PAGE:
Thursday, 13 March 2014

The Western Downs- "Glengarry"

 Well, no faithful followers, we haven’t actually started camping yet but continue to mooch off parents- not even our own but the future in-laws of my brother. The best kind really as there’s none of the pressure of making a good impression but all the great times of having someone in common to gossip about and make fun of the only way family can. Anyway, we left Newrybar after the looooooongest breaking of camp ever- my husband is quite the pedantic packer-uper-er which negates my just-chuck-it-iner-er tendencies quite nicely. Anyhoo, we both had butterflies as we drove over the Great Dividing Range, through Toowoomba and onto “Glengarry”, a cattle property between Bowenville and Dalby (a two and a half hour drive west of Brisbane).
Ready for cows.

Steve and Andrea run a property for the Department of Primary Industries, raising cattle which are used to generate tick vaccines for tick prone areas around Australia. To say their work is invaluable is a bit of an understatement, which is exactly the way to describe these lovely, welcoming people. It was quite obvious that they had taken our stay at their property as a pseudo-holiday and I must admit I felt quite guilty knowing they had tonnes of work to do but instead were happy to play tourist guides to us coasties/townies.

Dogs, 4WD bikes, chickens, cows... does it get any better?
Caesar almost had a fit when he saw their airconditioned tractor, even more fitting when he found the horn button and – paradise found - they also had a 4WD bike to be driven around on. Marguerite ‘fed’ the cows, talked to the dogs and harassed the chickens, perplexed at their inability to produce eggs on demand. The poor things, I’m sure they’ll be too stressed to give eggs anytime soon.
Andrea, Marguerite and some egg collecting fun.
Unfortunately out of the 8 or so eggs she
managed to coax out of the chickens, only 3 made
it back to the house intact.                            
 The drought out here is distressing though; there are cracks in the earth, the 2000+ trees just planted are on the brink of dying and whilst the cows are the picture of health, this is clearly due to the feed they are given on a daily basis. Even more heartbreaking are the stories of people further west who have made peace with the drought and are preparing to sell up their family farms for a more secure, if less personally rewarding  life closer to the coast and regular water. I feel like I’m simply making light of the situation when I suggest the mythology of the Queensland Outback, those vast Cattle Stations and the ubiquitous farmer icon of our Australian Identity are under threat like never before. I’ve watched the news clips, seen politicians talk and heard the numbers of new districts added to the tally of those in drought in Central QLD… but witnessed first hand (and really even in a fairly mild form), the idea that adding $1 to every meat purchase as a way of raising funds for these courageous and most humble of people seems the very least this coastal chick can do.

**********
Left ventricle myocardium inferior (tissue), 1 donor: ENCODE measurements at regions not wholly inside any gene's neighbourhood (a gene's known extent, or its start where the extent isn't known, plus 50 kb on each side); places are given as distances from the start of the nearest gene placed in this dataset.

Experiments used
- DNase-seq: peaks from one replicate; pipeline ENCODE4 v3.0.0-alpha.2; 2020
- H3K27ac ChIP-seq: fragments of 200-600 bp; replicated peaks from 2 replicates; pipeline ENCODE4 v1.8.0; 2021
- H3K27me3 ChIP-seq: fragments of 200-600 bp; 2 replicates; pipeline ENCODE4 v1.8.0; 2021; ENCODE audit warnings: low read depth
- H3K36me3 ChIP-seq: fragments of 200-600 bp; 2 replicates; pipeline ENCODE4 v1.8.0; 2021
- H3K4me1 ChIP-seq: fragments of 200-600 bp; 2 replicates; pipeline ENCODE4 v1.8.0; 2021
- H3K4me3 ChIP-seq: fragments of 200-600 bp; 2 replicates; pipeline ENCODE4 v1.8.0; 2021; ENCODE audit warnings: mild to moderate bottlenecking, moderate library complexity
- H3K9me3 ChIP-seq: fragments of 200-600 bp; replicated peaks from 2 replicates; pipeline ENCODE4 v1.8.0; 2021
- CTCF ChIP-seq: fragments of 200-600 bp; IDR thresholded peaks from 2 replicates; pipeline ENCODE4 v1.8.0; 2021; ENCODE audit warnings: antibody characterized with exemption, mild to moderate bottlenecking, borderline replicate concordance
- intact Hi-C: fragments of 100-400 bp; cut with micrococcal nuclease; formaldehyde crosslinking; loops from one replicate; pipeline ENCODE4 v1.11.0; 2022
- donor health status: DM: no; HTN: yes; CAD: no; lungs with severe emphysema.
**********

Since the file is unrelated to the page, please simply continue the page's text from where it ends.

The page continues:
Awful tiger pear.
 But to more pressing concerns ( ;) ) the tiger pear!? What the..? Apparently this (ob)noxious cactus ‘jumps’ out at you, especially if you are a metre tall and answer to the name of ‘Caesar’. I could hear the boy crying from the house, thinking he had fallen over and was therefore in a little ‘I’m just too annoyed to get up unassisted’ moment, I didn’t rush over, until I could see Marguerite hovering over him, pointing and clearly also a little distressed. This awful plant is cactus like to look at, full of barbs and was full of Caesar by the time I got there. Then I was full of it (and still am at time of print) as I tried to work his shoes, pants and nappy off. Luckily these three items copped the worst of the prickles, but we had to use pliers to get the rest out of his hands and feet (and mine later on). I always wondered why country people coated their children in denim. Now I know.

We are off to the Bunya Mountains tomorrow for a respite from the dusty wind and then it’s more unchartered territory. I’m still feeling the comfort of parental arms and have done nothing more in the van than boiled some water, but I’m almost ready to embark on a full time camping experience without any safety nets. Almost.

Tractors and cows. Exciting.

These two working dogs are eyeing off some cattle around 20 metres away.
Steven communicates with them mostly via whistles and participates in lots of competitions.

Steve in action with his one of his working dogs, mustering some cattle.
His favourite dog, Annie, is the Australian champion.
Clay pigeon shooting at "Glengarry".
All in an evening's entertainment.
.. And there goes the clay pigeon ;) He did hit a couple!
Steve and some tiger pear he 'picked up' retrieving a plastic bag. 
A beautiful Western Downs sunset.

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